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Alstom and Siemens Rail Deal runs into French political concerns

French politicians voiced concerns on Tuesday that a planned multibillion dollar merger of the rail assets of Alstom and Siemens could give the German company the upper hand.

Two sources familiar with the matter told Reuters that the French company plans to pay shareholders a special dividend if the deal does go through.

Siemens is expected to opt for a deal with Alstom rather an alternative with Canada’s Bombardier, two sources familiar with the matter told Reuters.

Siemens Mobility is set to be merged into Alstom, in which Siemens would hold 50 percent plus one share, while the chief executive would be Alstom’s current boss Henri-Poupart Lafarge.

The likely transaction has political ramifications, since the French state owns around 20 percent of Alstom.

A special dividend would even out the value of Siemens and Alstom, which has too much cash on its balance sheet, to smooth the intended 50-50 joint venture, one of the sources said.

“Will there be a special dividend? Yes,” said the second person.

Siemens and Alstom are strong in high-speed intercity trains with their ICE and TGV models.

Siemens is also the leader in signalling technology, while Bombardier – whose transportation headquarters are in Berlin – is stronger in commuter and light-rail trains.

Siemens stands to gain control of Alstom’s main business, since all of Alstom’s divisions deal with the railways and transportation industries.


Several politicians and French trade union activists expressed concerns over France losing control of its TGV high-speed train – a symbol of national pride that has highlighted French engineering skill – and over possible job losses.

Shares in Alstom, which had rallied in recent sessions on anticipation of a deal, slipped 0.25 percent while Siemens shares were broadly flat.

“The problem is that at the end of the day, it would likely be a Siemens company, although we still need clarification on the capital structure,” said Prime Partners fund manager Francois Savary, whose firm holds Siemens shares.

French right-wing politician Nicolas Dupont-Aignan criticised the likely deal on Tuesday as being more favourable to Germany than France, as did far-right politician Nicolas Bay, the National Front’s secretary general.

“The Franco-German partnership must not result in the eradication of French industry!” Bay said on Twitter.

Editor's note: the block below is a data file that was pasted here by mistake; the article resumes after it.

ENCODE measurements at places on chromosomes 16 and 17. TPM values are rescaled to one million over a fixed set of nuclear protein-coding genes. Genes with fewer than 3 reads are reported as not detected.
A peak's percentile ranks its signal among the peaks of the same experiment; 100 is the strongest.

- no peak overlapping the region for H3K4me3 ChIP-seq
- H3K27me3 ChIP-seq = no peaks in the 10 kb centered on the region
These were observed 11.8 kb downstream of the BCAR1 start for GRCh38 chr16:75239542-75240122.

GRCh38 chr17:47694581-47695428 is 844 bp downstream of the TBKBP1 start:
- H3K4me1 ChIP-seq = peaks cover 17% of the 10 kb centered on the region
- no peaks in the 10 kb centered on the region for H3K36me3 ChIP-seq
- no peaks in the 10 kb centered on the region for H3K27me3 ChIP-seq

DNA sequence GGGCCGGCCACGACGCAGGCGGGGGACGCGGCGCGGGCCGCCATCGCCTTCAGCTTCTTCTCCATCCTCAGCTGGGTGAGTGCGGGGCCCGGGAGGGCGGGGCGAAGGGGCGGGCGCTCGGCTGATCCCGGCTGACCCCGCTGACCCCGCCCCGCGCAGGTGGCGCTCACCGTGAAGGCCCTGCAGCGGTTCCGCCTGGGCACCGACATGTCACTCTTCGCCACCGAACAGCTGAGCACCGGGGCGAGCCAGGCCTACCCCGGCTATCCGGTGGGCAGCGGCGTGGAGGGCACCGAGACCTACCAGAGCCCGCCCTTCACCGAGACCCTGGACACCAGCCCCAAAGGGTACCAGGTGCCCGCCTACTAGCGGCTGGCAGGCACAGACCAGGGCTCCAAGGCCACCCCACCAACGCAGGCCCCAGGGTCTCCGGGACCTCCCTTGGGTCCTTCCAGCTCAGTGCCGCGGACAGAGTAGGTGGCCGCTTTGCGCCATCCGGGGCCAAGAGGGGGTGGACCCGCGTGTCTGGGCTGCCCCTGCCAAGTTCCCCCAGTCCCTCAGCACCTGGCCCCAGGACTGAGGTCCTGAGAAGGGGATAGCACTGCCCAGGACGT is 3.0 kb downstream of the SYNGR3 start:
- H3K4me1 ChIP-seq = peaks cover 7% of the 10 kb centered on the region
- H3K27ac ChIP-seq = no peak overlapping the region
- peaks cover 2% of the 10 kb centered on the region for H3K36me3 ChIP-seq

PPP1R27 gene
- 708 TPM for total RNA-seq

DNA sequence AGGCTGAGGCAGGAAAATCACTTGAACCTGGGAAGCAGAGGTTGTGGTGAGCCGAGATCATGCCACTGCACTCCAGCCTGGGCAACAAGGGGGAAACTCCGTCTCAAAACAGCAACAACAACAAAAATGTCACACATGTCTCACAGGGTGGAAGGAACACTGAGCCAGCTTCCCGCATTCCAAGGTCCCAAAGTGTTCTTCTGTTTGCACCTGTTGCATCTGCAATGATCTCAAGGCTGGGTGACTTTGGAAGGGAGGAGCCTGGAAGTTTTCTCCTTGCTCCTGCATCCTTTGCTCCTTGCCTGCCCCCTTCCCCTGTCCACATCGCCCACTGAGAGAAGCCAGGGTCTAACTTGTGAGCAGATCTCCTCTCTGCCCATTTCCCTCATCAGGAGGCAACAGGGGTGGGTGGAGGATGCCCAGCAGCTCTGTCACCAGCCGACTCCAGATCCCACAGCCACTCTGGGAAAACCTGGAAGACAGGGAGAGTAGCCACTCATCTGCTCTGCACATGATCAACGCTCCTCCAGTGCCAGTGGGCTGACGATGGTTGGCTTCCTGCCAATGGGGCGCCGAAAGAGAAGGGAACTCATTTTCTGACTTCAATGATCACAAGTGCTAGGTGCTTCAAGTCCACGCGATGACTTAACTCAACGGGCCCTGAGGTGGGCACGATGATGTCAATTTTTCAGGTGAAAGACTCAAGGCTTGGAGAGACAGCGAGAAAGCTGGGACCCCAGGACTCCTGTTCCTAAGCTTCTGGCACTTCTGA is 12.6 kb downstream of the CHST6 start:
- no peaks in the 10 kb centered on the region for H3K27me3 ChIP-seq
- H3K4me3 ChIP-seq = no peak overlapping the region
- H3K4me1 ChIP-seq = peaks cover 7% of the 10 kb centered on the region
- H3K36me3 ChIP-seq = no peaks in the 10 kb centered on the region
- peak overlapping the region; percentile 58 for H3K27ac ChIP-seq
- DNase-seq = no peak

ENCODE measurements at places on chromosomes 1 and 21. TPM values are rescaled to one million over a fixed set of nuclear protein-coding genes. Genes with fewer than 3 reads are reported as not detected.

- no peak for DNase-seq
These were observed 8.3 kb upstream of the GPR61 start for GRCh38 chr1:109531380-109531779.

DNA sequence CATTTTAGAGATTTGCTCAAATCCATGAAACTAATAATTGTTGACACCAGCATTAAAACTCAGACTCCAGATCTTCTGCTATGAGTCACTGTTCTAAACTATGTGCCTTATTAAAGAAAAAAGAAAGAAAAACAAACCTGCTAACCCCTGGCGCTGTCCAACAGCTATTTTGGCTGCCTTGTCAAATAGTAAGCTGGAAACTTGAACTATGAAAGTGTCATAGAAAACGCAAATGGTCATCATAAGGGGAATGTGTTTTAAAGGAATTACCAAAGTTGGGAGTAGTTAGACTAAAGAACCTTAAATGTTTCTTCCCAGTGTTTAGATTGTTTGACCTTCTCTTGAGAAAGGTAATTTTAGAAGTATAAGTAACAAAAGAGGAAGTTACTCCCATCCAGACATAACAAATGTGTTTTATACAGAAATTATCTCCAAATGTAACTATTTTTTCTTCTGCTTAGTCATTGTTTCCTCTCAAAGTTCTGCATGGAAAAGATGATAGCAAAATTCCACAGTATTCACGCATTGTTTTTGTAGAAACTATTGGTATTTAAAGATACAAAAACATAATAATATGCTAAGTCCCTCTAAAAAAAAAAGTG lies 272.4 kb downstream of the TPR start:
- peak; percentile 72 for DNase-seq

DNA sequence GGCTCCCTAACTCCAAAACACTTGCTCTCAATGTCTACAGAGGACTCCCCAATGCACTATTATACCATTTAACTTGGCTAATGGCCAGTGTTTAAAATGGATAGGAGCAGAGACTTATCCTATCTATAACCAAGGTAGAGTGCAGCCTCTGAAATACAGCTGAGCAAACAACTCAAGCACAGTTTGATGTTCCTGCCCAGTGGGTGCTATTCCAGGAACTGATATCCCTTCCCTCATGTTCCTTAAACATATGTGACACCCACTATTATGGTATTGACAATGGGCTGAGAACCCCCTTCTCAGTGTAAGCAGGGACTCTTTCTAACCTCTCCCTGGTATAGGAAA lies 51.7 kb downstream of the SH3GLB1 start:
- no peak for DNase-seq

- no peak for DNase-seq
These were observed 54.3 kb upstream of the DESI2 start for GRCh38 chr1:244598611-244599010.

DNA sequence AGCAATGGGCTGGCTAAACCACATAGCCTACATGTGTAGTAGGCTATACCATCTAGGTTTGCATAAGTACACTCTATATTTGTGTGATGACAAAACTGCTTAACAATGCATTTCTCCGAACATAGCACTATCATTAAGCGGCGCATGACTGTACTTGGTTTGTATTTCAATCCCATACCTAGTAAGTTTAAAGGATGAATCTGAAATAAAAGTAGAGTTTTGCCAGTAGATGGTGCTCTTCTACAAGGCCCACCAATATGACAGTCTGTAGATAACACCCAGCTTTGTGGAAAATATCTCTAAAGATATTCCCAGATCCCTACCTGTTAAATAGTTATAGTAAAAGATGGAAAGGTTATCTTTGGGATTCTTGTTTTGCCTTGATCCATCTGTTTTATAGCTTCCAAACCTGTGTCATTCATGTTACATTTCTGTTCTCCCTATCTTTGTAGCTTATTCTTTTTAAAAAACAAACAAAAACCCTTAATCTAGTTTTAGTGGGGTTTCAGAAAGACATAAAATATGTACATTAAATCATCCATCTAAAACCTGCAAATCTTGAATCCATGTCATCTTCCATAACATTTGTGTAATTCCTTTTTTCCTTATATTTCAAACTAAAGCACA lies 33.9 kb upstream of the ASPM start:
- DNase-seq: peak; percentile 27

Eric Woerth, a member of the right-wing Republicans’ party, voiced similar views on his Twitter account.

“Is this now the end of Alstom? Will TGV become German? Why does the government accept such an imbalance?”, he tweeted.

A tie-up between the two – aimed at creating a European champion in the railway sector similar to Airbus in aviation – would represent a reconciliation of sorts between Siemens and Alstom.

Alstom snubbed the German company in 2014 to sell its energy division to General Electric in a deal that also saw Paris take a 20 percent stake in Alstom, under a temporary agreement with construction group Bouygues.

Major train and rail technology groups active in Europe have been looking at combining their businesses as larger Chinese state-backed rival CRRC embarks on a global expansion drive.

In July, Alstom reported higher first quarter sales and it maintained its financial outlook.

Analysts at Exane BNP Paribas said a deal should benefit Alstom as growth could be restricted as a standalone company.

“We suggest that, if they participate, value creation would be limited for Siemens but material for Alstom,” said Exane BNP Paribas analysts, who raised their rating on Alstom to “neutral” from “underweight”.

“Aside from the M&A (mergers and acquisition) angle, we believe that commercially, this year will be relatively muted for Alstom. With no large contracts in sight, pressure on free cash flow should intensify due to lack of down payments received,” added the Exane BNP Paribas team.

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